Ever since she was a little girl, Germaine Fils-Aime, now 31, dreamed of driving one of the big construction machines. But, she was only able to study pastry making and soon was married and had two children.
It was actually Germaine’s husband who heard of the program to train heavy machinery operators and told her about it. This program was set up through a partnership between Haytrack, Caterpillar’s authorized dealer in Haiti, and CHF International which with USAID funds was implementing workforce development programs in Haiti.
“My husband told me about the initiative and encouraged me to take the course,” said Germaine. Her family was also very encouraging.
“The day I got the entry exam results and I saw that I succeed I was so happy and proud. Most women study things like secretarial jobs but I wanted to make a difference and learn how to pilot one of these heavy machineries,” explains Germaine.
Roselette Dupervil, 23, had dreamed of becoming a civil engineer but never had the opportunity to study this. When she heard about the Haytrack-CHF training she decided to join since it was in the same domain.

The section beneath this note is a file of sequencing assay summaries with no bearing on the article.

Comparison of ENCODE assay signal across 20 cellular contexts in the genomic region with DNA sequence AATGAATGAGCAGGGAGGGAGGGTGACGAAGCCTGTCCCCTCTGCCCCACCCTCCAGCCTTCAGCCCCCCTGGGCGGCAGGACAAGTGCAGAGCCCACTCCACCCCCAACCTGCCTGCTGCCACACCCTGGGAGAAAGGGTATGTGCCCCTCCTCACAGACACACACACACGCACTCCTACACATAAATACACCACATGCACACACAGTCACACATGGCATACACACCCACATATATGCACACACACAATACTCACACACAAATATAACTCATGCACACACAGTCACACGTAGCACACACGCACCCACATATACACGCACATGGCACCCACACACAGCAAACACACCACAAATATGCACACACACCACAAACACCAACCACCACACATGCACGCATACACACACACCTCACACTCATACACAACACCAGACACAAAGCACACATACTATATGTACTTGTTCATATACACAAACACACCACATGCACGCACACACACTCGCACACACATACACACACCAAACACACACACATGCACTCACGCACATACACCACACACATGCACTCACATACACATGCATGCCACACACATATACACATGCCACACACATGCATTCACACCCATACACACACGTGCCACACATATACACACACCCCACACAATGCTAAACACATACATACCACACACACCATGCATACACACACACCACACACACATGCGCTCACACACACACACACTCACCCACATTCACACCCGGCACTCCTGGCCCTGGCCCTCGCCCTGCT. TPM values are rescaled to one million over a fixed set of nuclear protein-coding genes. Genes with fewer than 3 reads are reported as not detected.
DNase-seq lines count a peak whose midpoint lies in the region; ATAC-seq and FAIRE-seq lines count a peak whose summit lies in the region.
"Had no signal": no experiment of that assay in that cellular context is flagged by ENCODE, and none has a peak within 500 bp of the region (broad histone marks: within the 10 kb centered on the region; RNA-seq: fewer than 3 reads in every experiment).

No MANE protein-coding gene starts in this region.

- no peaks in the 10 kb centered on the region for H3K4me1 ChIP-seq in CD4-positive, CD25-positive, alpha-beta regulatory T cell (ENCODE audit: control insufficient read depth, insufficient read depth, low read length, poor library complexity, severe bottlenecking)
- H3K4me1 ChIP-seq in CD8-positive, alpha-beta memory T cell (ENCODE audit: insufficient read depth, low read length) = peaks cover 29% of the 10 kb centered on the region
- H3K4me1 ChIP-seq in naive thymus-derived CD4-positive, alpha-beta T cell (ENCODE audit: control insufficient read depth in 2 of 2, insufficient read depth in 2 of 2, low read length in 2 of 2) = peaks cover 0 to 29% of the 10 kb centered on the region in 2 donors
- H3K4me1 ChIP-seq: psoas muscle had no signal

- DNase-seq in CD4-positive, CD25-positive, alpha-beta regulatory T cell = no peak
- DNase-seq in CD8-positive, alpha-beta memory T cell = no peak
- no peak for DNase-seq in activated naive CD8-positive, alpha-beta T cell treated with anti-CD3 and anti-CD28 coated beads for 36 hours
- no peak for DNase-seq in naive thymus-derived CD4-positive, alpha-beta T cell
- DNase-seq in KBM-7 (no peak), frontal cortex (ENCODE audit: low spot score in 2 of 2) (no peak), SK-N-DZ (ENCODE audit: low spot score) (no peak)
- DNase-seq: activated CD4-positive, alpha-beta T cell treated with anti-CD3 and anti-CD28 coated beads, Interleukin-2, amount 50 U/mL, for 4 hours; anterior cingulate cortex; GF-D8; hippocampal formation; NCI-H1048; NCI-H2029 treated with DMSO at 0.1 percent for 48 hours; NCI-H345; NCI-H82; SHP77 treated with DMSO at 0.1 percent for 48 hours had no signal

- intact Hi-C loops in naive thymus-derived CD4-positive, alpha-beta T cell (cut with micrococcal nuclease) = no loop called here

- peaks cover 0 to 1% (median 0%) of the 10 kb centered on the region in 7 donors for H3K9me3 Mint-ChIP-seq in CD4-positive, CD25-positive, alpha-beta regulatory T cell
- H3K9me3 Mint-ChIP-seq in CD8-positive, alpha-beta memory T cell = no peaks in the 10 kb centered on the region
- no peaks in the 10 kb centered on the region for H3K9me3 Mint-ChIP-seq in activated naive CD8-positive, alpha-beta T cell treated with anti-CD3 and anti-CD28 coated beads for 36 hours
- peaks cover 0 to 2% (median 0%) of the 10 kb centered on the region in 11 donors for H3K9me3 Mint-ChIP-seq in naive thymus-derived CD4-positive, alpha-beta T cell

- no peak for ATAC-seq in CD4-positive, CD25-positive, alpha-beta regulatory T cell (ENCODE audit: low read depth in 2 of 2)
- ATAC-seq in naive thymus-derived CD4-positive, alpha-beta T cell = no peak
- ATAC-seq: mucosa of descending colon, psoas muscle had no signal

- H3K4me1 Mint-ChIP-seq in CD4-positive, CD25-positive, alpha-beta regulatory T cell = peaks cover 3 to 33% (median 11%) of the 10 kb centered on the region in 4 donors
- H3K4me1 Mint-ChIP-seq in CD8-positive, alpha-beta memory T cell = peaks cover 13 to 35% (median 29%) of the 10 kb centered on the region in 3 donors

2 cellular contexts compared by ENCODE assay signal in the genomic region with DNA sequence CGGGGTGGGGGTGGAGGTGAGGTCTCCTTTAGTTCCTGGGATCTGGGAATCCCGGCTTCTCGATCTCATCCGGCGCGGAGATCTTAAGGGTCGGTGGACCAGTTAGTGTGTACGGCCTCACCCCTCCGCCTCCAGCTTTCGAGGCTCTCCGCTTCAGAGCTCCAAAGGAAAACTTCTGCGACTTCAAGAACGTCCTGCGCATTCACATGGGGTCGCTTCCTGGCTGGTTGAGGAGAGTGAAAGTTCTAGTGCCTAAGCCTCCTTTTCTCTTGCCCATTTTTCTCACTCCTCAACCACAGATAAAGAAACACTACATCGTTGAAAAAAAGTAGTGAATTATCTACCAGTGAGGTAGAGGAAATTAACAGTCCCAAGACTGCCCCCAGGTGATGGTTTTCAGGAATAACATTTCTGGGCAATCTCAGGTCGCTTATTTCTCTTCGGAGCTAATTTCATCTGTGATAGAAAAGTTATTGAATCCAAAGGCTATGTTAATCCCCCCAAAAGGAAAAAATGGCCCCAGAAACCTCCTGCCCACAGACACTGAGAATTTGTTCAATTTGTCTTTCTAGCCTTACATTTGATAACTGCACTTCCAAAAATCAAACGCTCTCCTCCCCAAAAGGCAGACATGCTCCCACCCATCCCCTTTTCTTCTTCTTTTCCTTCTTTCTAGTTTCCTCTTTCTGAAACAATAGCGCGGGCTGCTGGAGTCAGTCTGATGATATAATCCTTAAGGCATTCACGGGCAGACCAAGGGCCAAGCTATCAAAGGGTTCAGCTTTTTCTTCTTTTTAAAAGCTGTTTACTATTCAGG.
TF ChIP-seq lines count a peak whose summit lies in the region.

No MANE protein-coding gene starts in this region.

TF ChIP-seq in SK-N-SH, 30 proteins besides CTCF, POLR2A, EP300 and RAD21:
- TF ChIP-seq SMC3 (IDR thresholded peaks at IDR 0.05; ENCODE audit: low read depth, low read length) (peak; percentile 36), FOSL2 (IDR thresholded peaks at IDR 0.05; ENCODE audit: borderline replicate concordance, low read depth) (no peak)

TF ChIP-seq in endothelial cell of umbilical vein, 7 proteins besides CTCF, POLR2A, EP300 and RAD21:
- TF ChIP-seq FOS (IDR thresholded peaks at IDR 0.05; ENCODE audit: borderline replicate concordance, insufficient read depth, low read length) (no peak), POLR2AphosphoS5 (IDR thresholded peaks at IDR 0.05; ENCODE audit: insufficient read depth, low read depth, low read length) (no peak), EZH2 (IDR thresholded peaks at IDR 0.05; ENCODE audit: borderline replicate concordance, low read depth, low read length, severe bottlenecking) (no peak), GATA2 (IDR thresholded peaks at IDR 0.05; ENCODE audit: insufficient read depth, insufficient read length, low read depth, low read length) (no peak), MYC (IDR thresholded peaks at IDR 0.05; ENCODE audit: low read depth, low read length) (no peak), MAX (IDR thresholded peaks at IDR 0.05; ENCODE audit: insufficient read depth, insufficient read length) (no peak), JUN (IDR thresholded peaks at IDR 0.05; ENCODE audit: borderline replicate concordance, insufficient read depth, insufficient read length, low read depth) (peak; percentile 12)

Roselette says that her male colleagues accepted the female trainees and anyway “the women were much more intelligent than the men in the course,” she says smiling.
Both Germaine and Roselette are now operating heavy machinery for construction companies in Haiti. Both are the only female operators where they work. “My colleagues respect my work and appreciate and respect me a lot especially since I am the only female on the team,” says Roselette.
“I am the only female working in the heavy machinery,” says Germaine, “the other women work in more feminine sections of the company.”
Both Germaine’s and Roselette’s family are proud of their work. “My husband shows off about his wife being an operator,” says Germaine laughing.
“I love being on my engine and working,” says Roselette. “What I love most is land boring to make roads, making the openings. I get a great feeling of satisfaction when they give me a plan to go bore a way through the foot of a mountain,” nods Roselette. “It is difficult work with a mountain that has a lot of cliffs, but one has to do it.”
“What I love,” says Germaine, “is when I’m at a worksite and I have to fill up all the trucks that line up. You know, all the boys look at me doing a truly professional job and I love that a lot.”
“I would be extremely proud to see my daughter enter the same profession as me,” adds Germaine speaking of her seven-year old daughter. She thinks that more women should enter this profession and thus, “prove that they can work as hard as any man.” Looking at her daughter, Germaine says, “I am sure she will be successful – but of course,” she adds, “it is up to her to decide what she wants to be in the future.”
“I still dream of becoming a civil engineer,” says Roselette. “But I adore this work and I now dream of becoming the best operator and being a professional that works with all her heart.”